These days, LogTech is growing in importance and its potential should not be neglected. Since more consumers become increasingly aware of the logistics industry’s impact on society and nature, expectations of sustainability and efficiency are rising in the logistics market. Simultaneously, it has become more and more visible that logistics are lagging behind other service industries, such as FinTech, HealthTech and FoodTech, in terms of digitalization. But there are promising developments taking place: With the help of digital technologies and disruptive innovations, the logistics field has been subject to dynamic developments in recent years. This is exactly where the term LogTech comes into play. 

In this article, we will provide an overview of what is understood as LogTech, and an outlook into thriving, high potential technologies.



1. LogTech – Thinking of logistics of the future

To put it simply, the term LogTech combines the words Logistics and Technology. But it is more than the mere combination of these two industries suggests.

LogTech stands for an emerging industry sector that strives to improve and disrupt traditional logistics services through the use of technology. The emergence of new technologies such as Artificial Intelligence, Digital Twins and Robotics Process Automation has dramatically expanded the possibilities for logistical innovations that allow for leaner and more transparent processes. Most importantly, these technologies open up new possibilities for profitable ventures driven by out-of-the-box business models or vast cost-saving potential.

While other traditional service industries, such as finance and healthcare, already have well-developed Tech sectors, logistics are somewhat lagging behind. Yet, given the highly manual processes, asset-heavy traditional business models, and fragmented value chains with numerous stakeholders, the potential for disruption through technology is enormous.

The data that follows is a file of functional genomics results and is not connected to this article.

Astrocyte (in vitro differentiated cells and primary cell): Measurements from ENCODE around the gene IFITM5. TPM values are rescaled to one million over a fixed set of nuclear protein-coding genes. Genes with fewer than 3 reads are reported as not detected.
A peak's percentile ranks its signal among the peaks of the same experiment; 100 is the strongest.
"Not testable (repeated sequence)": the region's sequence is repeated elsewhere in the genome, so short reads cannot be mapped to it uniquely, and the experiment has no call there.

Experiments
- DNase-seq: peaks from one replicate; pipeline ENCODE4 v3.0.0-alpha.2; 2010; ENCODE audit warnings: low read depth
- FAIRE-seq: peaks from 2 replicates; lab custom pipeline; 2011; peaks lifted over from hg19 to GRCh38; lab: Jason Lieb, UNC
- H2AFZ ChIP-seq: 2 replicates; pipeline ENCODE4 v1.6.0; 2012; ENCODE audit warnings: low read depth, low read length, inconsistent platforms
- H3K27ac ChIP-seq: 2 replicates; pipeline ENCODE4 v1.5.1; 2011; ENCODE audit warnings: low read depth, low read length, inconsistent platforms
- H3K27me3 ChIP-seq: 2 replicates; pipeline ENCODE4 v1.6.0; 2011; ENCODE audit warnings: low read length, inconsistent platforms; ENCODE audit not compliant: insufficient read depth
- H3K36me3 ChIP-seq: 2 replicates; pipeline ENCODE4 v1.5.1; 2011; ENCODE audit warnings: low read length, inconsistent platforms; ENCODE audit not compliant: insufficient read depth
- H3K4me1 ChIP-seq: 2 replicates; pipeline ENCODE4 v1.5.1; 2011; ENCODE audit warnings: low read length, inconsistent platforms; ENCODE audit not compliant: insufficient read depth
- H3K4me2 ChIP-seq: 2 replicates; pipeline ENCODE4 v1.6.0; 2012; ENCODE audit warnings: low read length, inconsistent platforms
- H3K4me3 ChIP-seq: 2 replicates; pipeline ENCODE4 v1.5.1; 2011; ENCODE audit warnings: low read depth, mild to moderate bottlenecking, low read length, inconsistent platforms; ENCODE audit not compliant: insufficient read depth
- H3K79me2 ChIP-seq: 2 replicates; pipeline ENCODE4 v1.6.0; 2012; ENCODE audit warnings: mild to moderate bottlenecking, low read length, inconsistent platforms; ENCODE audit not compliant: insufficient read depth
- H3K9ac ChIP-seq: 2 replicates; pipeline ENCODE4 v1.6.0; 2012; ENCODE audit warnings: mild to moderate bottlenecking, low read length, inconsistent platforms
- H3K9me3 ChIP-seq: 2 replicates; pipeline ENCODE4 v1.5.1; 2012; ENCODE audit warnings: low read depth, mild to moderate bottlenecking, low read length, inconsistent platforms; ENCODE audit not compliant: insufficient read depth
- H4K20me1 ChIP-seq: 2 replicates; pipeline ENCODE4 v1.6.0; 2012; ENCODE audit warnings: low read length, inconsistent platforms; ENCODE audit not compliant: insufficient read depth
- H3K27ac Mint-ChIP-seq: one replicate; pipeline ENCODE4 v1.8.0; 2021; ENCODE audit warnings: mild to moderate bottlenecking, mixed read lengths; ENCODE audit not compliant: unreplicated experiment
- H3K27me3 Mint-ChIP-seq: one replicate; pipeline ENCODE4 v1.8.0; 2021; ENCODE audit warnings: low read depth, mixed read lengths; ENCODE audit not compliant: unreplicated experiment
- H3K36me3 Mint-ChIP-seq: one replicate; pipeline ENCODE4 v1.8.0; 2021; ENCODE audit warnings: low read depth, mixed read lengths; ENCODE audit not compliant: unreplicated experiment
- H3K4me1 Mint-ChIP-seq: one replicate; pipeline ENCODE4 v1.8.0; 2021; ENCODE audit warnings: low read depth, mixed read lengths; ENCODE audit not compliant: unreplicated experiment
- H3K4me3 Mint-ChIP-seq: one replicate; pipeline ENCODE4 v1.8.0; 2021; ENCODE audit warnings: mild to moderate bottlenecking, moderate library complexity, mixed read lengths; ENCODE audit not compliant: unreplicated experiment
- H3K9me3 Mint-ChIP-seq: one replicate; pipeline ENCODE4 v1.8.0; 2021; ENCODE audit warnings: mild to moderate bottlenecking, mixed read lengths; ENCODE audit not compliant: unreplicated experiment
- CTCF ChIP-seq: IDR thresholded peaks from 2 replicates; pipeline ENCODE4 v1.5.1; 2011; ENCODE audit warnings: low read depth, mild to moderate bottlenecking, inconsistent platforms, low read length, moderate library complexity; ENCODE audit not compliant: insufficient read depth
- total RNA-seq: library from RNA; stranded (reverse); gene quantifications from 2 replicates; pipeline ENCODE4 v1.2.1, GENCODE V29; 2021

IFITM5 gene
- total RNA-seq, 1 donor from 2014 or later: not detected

Due to the disruptive nature of this emerging sector, LogTech companies can be found primarily in the startup sector. A recent study by McKinsey [1] finds that most successful LogTech startups can be found primarily in two verticals: last mile logistics and the freight forwarding market. This illustrates how difficult it is for outsiders to observe deep-rooted logistical issues. To obtain a sound understanding of the opportunities for digital disruption along the entire supply chain, it is necessary to gain profound insight into processes that take place inside of warehouses and on the road. Therefore, the LogTech sector is prone to cooperation between startups and established logistical players.

LogTech touches upon all logistics verticals: from planning to forwarding, customs, warehousing, fulfillment, distribution and beyond.

LogTech touches upon all logistics verticals: from planning to forwarding, customs, warehousing, fulfillment, distribution and beyond (Source: XPRESS Ventures).

Here, company builders such as XPRESS Ventures come into effect. As the interface between established logistics providers and startups, company builders enable founders to access the critical infrastructure, know-how and networks jointly with the operational support needed to take their idea to the next level [2].

All in all, this is only the start: As new use cases for emerging technologies become feasible, industry verticals along the entire supply chain will become subject to digital disruption. However, to unlock the full potential of LogTech, incumbent-startup partnerships must grow in importance.